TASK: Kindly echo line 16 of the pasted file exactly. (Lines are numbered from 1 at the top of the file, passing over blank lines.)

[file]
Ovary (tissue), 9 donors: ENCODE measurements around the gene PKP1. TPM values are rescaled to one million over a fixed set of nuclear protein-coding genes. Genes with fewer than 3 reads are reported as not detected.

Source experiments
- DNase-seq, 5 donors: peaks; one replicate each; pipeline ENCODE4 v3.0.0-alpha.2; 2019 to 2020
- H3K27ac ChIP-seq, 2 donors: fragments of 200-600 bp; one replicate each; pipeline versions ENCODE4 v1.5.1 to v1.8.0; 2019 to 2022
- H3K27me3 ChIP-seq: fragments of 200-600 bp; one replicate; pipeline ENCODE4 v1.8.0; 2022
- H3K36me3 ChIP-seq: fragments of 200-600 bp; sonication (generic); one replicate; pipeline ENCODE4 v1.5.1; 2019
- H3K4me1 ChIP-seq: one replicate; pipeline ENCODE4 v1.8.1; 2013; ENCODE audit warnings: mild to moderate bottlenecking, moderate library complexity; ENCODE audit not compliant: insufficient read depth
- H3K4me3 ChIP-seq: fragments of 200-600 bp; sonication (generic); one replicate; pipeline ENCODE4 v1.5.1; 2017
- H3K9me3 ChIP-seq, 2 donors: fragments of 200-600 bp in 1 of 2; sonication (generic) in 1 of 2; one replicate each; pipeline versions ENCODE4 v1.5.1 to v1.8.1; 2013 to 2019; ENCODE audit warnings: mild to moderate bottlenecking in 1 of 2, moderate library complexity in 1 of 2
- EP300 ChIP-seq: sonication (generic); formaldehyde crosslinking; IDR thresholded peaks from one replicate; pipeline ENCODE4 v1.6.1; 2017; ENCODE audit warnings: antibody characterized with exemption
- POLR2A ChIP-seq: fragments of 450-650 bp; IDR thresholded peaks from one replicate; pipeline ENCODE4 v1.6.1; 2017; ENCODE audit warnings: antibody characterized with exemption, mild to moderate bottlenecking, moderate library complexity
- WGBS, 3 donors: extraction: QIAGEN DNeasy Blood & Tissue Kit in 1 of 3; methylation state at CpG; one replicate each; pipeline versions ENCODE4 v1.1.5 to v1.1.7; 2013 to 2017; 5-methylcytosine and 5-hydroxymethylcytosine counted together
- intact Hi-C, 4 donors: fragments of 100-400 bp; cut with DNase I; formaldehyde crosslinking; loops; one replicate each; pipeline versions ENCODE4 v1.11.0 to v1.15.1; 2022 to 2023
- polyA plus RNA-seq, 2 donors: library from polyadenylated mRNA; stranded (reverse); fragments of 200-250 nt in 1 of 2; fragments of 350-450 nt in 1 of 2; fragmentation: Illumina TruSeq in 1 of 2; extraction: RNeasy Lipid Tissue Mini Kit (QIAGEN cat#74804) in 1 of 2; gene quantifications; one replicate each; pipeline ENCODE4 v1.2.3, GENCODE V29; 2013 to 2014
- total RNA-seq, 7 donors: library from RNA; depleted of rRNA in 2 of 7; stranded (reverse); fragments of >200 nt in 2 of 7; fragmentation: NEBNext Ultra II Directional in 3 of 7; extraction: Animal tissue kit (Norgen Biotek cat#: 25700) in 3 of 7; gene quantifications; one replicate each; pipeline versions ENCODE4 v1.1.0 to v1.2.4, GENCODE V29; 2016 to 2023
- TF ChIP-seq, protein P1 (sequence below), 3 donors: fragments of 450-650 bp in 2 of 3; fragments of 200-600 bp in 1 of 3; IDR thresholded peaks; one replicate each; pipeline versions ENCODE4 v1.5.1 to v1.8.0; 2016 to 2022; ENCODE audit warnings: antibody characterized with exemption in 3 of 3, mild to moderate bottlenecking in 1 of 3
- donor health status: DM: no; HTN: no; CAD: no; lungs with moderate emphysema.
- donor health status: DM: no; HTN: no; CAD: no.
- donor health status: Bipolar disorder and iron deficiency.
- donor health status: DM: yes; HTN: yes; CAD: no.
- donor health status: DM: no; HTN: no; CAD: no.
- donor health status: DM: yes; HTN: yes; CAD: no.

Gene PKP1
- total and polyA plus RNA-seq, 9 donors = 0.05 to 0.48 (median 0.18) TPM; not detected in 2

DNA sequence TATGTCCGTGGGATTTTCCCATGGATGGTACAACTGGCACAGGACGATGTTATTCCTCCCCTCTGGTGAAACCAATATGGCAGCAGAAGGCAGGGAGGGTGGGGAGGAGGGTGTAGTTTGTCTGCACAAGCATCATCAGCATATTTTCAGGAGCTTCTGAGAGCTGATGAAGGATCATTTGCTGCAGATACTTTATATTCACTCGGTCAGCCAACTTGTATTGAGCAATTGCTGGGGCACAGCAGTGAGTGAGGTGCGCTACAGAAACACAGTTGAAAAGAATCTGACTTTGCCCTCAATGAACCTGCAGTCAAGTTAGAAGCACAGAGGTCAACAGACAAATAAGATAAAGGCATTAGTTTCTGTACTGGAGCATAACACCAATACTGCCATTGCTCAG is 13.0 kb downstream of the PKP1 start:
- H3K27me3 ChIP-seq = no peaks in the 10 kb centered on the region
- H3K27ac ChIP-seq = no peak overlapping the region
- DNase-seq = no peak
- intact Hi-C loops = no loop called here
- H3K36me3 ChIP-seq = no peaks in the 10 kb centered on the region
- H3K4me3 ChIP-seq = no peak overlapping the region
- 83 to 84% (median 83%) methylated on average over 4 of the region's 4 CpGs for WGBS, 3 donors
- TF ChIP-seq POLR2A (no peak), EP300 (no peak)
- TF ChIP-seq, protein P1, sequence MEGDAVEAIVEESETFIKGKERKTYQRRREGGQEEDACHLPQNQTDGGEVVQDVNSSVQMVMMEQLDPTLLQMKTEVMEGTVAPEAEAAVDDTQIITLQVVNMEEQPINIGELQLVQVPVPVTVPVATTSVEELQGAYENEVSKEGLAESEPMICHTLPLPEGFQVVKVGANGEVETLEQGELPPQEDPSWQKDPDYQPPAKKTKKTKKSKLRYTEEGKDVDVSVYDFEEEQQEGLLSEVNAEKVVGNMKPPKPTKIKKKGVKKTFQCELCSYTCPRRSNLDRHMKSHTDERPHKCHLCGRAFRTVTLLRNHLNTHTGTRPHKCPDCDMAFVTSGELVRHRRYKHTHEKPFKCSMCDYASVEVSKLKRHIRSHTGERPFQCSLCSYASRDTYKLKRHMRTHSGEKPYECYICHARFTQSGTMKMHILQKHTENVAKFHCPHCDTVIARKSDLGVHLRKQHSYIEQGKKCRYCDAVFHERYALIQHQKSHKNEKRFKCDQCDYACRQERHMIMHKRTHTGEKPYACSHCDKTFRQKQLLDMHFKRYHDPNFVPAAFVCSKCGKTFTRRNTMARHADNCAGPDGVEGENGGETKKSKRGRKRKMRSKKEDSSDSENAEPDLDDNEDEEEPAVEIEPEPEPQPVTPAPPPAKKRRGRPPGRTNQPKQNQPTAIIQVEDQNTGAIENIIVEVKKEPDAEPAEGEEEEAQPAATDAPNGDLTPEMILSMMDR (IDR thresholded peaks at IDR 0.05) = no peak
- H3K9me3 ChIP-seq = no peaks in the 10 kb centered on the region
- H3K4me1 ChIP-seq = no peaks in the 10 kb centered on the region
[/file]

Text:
- TF ChIP-seq, protein P1 (sequence below), 3 donors: fragments of 450-650 bp in 2 of 3; fragments of 200-600 bp in 1 of 3; IDR thresholded peaks; one replicate each; pipeline versions ENCODE4 v1.5.1 to v1.8.0; 2016 to 2022; ENCODE audit warnings: antibody characterized with exemption in 3 of 3, mild to moderate bottlenecking in 1 of 3